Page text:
Ruth's been brainwashed by a guru in Delhi, India. Her parents in Sydney hire a specialist in reversing this. Ruth is tricked to return to Australia and is isolated in an outback cabin with the specialist. It gets messy.
Leo is released from prison after serving time for car theft. His plan to go straight falls apart when he meets his corrupt uncle for a job and later an old friend working there. It culminates at the (railroad) yards.
The infamous writer, the Marquis de Sade of eighteenth century France, is imprisoned at Charenton Insane Asylum for unmentionable activities. He manages to befriend the young Abbé de Coulmier, who runs the asylum, along with a beautiful laundress named Madeline. Things go terribly wrong when the Abbe finds out that the Marquis' books are being secretly published. Emperor Napoleon contemplates sending Dr. Royer-Collard to oversee the asylum, a man famed for his torturous punishments. It could mean the end of Charenton and possibly the Marquis.Written by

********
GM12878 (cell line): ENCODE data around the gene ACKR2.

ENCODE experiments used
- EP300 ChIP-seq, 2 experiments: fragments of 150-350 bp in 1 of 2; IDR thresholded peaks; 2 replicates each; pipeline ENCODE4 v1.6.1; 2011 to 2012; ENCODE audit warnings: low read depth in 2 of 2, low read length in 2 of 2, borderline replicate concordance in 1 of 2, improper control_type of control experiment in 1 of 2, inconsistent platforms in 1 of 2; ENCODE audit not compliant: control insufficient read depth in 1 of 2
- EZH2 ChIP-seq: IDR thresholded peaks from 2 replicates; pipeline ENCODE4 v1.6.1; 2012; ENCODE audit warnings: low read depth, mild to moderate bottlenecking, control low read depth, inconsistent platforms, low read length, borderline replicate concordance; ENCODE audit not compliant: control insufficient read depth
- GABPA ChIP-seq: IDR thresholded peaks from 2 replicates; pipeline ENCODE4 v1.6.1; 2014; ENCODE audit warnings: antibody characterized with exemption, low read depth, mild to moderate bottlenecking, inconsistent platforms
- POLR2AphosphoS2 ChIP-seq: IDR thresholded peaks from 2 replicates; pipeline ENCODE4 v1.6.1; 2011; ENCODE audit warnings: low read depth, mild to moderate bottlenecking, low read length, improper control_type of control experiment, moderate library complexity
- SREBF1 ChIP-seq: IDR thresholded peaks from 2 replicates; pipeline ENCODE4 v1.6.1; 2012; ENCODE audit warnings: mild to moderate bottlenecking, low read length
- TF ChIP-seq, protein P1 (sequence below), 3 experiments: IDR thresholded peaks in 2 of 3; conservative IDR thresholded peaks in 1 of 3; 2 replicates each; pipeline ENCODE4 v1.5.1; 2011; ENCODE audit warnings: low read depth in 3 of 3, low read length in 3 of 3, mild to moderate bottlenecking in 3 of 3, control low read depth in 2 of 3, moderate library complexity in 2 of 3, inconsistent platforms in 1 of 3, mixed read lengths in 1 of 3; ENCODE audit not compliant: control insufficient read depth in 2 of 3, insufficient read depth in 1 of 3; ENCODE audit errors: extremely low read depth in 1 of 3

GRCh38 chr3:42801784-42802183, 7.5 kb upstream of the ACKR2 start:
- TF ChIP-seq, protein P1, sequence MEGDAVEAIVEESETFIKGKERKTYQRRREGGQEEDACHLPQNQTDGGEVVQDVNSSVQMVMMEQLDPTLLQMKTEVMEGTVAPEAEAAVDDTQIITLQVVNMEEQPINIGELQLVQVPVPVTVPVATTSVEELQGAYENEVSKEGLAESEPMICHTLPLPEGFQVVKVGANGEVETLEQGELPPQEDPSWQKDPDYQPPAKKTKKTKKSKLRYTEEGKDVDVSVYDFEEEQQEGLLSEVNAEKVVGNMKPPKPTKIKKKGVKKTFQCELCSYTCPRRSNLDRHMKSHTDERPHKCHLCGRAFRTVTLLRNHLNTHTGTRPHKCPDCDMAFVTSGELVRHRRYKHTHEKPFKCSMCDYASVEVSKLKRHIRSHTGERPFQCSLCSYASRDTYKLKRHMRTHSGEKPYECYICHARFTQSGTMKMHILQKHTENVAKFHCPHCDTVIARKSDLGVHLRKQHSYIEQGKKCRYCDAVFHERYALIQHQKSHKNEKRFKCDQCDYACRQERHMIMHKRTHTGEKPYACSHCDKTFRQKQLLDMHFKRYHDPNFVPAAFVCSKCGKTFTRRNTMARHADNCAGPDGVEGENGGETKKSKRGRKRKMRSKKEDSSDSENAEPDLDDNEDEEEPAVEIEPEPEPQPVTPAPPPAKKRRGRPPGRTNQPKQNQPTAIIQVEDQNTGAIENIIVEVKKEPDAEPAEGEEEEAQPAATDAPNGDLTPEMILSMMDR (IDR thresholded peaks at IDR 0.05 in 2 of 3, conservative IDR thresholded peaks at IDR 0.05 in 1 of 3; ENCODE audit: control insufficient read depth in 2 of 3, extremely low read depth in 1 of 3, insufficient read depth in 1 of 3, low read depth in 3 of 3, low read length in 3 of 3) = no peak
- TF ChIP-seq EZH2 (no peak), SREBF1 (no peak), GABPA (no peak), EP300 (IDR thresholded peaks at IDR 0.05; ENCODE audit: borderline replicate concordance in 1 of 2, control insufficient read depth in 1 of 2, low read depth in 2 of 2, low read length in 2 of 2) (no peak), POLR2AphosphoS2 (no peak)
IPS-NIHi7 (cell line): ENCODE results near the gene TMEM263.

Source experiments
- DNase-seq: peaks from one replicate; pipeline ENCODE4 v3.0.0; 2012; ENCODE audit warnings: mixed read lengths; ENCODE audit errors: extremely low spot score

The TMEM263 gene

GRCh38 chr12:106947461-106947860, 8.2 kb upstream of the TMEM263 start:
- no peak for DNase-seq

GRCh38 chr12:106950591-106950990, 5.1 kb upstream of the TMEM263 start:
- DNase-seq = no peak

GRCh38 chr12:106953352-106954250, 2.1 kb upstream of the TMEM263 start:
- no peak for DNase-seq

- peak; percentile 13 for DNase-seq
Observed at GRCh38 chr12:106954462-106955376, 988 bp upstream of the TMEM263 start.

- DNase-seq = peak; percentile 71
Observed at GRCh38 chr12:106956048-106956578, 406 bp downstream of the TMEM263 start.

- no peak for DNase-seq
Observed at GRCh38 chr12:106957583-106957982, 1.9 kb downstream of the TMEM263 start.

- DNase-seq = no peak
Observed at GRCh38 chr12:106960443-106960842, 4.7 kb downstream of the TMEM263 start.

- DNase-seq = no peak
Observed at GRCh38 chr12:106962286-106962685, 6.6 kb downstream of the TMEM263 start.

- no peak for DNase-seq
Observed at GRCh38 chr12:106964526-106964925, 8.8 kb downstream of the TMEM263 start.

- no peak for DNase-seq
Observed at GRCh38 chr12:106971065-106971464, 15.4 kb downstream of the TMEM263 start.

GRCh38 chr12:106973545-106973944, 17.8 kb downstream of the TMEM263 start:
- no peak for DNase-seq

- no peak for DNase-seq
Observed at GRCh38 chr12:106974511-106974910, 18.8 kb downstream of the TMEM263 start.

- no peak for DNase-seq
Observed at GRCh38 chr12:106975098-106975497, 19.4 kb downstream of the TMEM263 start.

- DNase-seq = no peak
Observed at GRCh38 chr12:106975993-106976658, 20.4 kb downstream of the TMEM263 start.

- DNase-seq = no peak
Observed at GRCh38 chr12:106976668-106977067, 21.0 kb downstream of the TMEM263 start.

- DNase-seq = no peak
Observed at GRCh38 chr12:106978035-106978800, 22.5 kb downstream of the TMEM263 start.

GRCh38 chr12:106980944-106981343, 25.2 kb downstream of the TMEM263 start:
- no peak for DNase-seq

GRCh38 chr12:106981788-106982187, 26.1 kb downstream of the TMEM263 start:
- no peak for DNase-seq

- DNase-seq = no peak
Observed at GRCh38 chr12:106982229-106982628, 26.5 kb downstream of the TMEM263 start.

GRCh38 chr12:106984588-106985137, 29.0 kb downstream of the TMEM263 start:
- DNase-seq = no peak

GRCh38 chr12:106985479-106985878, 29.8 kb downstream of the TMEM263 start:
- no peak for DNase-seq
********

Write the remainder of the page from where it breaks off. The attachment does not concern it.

Emily H and Janette W
A baroque and quite entertaining film about the Marquis de Sade (Geoffrey Rush) and the conflicting reactions (disgust, titillation, excitement, abhorrence) his ideas and writings fostered in those exposed to them.
Rush jumps into the character of de Sade with mad glee, and hardly any scenery is left after he's done chewing it all. He's a marvelous actor and one whose work goes slightly underrated. Also doing a fine job in this film is the ever-reliable Kate Winslet, and providing the ick factor he brings to every movie he's in is Joaquin Phoenix as a religious man who's disturbed by the naughty thoughts de Sade makes him realize he has.
The costumes and production design are a delight and earned Oscar nominations, as did Rush for his performance.
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